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Parables of the Buddha

Parables of the Buddha and the Path to Enlightenment

 
A parable is a short fictional story that serves to illustrate a purpose be that moral, principle or to gain the listeners immediate and understanding attention.
 
A parable does this through the use of similarity. The parable may tell some fictitious story that is nevertheless thought to be true-to-life somehow, one way or another. Parables are usually brief and used as instruments of preaching. They are common in all the world's major religions.
Many parables illustrate the profound effect they can have on the listener when the moment of understanding dawns. In the two following ones you may see some of the similarities between the parables that the Buddha told and those of Jesus.
 
The Buddha’s Parable of the Burning House
 

"Now I will tell you a story," Buddha said. "Once there was a man of great wealth whose mansion was burning down. The man was absent from this place and when he returned, he found that his children were so distracted by their own thoughts and actions , that they had not realised the house was burning down and were thus still inside the house. The father screamed, 'Get out, my dear children! Come out of the house! Quickly!' But the children did not take any notice.

"Their anxious parent shouted again. 'My beloved children, I have some marvellous things here for you to play with; please come out of the house and get them!' This time they listened to his cries and realising the danger they were in quickly children ran out of the burning house."

Our world is a burning house and many of  people of the earth, totally unaware that the their house is on fire, are in danger of being burned to death and so Buddha in his wisdom and loving kindness seeks ways of saving them.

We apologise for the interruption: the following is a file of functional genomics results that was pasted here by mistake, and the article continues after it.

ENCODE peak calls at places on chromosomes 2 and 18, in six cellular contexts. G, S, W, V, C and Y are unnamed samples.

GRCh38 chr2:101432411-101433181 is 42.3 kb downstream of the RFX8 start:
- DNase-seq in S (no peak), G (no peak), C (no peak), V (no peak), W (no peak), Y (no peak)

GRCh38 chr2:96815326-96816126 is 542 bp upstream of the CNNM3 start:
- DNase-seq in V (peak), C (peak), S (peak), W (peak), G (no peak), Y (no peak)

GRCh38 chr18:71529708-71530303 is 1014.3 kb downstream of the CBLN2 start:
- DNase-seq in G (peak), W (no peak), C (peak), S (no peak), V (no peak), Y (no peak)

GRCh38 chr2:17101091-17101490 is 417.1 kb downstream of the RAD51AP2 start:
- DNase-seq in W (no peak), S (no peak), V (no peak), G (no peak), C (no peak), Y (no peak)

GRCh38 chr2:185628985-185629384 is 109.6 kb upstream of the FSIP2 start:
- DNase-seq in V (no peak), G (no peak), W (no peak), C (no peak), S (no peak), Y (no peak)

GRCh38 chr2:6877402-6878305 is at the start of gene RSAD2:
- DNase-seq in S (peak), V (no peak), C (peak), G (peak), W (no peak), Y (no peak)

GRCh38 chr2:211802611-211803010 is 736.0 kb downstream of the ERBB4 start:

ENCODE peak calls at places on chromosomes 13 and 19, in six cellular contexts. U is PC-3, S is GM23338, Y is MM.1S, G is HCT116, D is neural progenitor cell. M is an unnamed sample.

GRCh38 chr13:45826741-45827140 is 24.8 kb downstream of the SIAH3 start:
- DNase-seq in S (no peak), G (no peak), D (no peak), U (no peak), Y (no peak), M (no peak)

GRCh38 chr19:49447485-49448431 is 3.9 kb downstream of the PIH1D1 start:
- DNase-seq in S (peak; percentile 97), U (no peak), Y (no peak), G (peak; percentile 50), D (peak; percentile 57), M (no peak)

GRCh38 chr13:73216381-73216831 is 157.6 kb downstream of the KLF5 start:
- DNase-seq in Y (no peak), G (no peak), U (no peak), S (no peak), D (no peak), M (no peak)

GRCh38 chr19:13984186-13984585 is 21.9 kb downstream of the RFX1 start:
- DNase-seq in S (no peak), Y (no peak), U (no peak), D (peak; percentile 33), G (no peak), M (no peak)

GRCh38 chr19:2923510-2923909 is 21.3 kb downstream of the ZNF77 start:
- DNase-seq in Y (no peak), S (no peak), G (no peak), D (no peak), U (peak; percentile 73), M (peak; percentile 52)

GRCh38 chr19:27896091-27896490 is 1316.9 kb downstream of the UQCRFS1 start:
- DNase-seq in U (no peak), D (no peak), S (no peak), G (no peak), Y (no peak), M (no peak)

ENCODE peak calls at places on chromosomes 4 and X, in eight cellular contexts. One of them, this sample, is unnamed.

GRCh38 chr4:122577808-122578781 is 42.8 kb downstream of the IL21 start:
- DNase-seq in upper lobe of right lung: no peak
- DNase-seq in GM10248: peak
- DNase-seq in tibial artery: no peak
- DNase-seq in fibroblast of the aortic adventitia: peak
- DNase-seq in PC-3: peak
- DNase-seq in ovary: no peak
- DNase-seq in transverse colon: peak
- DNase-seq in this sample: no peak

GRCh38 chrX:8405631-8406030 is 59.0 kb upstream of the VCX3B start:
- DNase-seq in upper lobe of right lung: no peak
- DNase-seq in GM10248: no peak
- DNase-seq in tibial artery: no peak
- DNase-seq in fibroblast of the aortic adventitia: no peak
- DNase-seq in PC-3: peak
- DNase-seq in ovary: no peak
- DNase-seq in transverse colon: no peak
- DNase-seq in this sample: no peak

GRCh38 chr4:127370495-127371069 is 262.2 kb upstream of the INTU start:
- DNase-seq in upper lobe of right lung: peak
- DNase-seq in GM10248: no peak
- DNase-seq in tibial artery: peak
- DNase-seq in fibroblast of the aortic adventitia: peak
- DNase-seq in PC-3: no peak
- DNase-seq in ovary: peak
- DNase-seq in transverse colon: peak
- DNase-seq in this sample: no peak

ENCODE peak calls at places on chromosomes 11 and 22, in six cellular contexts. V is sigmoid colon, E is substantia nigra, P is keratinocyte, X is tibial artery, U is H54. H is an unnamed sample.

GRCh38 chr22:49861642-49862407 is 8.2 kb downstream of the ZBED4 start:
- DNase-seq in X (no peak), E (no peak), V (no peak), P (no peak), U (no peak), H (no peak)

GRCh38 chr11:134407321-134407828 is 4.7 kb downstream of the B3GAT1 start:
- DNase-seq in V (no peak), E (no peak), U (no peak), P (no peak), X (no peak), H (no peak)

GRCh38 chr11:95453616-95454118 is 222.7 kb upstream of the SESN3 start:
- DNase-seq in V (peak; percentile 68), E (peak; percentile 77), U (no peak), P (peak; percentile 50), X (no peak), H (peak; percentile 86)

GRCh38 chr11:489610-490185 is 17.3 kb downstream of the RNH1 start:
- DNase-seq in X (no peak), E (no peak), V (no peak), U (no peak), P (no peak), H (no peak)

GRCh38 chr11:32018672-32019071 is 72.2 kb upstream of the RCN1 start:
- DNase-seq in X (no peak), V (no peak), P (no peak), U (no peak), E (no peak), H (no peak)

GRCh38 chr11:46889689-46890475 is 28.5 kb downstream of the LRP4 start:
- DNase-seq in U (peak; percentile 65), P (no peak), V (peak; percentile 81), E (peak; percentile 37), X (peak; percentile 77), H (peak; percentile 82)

The Buddha’s Parable of the Prodigal Son
 

Buddha said: "I will tell you another parable. Once upon a time the only son of a wealthy man left his home and fell into utter destitution and poverty. When the father travelled far from home in search of his son, he lost all contact with him. He did everything he could to find his son, but in vain. "Decades later, his son, now reduced to destitution, found himself to be near where his father was living.

"The father quickly recognized his son and sent his servants to bring him home; when he returned who was overcome by the luxury and opulence of his father's house. He feared that they were deceiving him and would not go with them. He did not realize it was his own father.

"The father again sent his servants to offer him some money to become a servant in their rich master's household. The son accepted the offer and returned with them to his father's house and became a servant.

"His father slowly promoted him until eventually he found himself with responsibility for all the property and treasures, but still the son did not recognize that his master was actually his own father. "The father was delighted with his son's attitude and behaviour towards him, and as he approached the end of his life , he gathered around him his relatives and friends and said : 'My dear friends, see this is my only son, the son I had looked for for many years. From now on, all my property and treasures will belong to him.'

"The son was surprised at his father's confession and said: 'Not only have I found my father but all this property and treasure is now mine.'

The wealthy man in this parable represents Buddha, and the wandering son, all people. Buddha's compassion embraces all people with the love of a father for his only son. In that love he conceives the wisest methods to lead, teach and enrich them with the treasure of Enlightenment.

Conclusion

Just as rain falls on all vegetation, so Buddha's eternal message of compassion extends equally to all people. Just as different plants receive particular benefits from the same rain, so people of different natures and circumstances are blessed in different ways.

Parents of course have love to all their children, but their love is expressed with special compassion when it is a sick child. The Buddha's message of compassion is thus the same toward all people, but is given with special care toward those who, because of their ignorance, find themselves with burdens of wrong-doing and suffering to bear.

The sun rises in the east and lights the darkness of the world without prejudice toward any particular country or continent. Thus the  Buddha's compassion encompasses all people, encouraging them to do what is right and leads them away from evil. Thus, He clears away the darkness of ignorance and leads people to Enlightenment.

However many holy words you read, however many you speak, what good will they do you if you do not act on upon them?
Buddha

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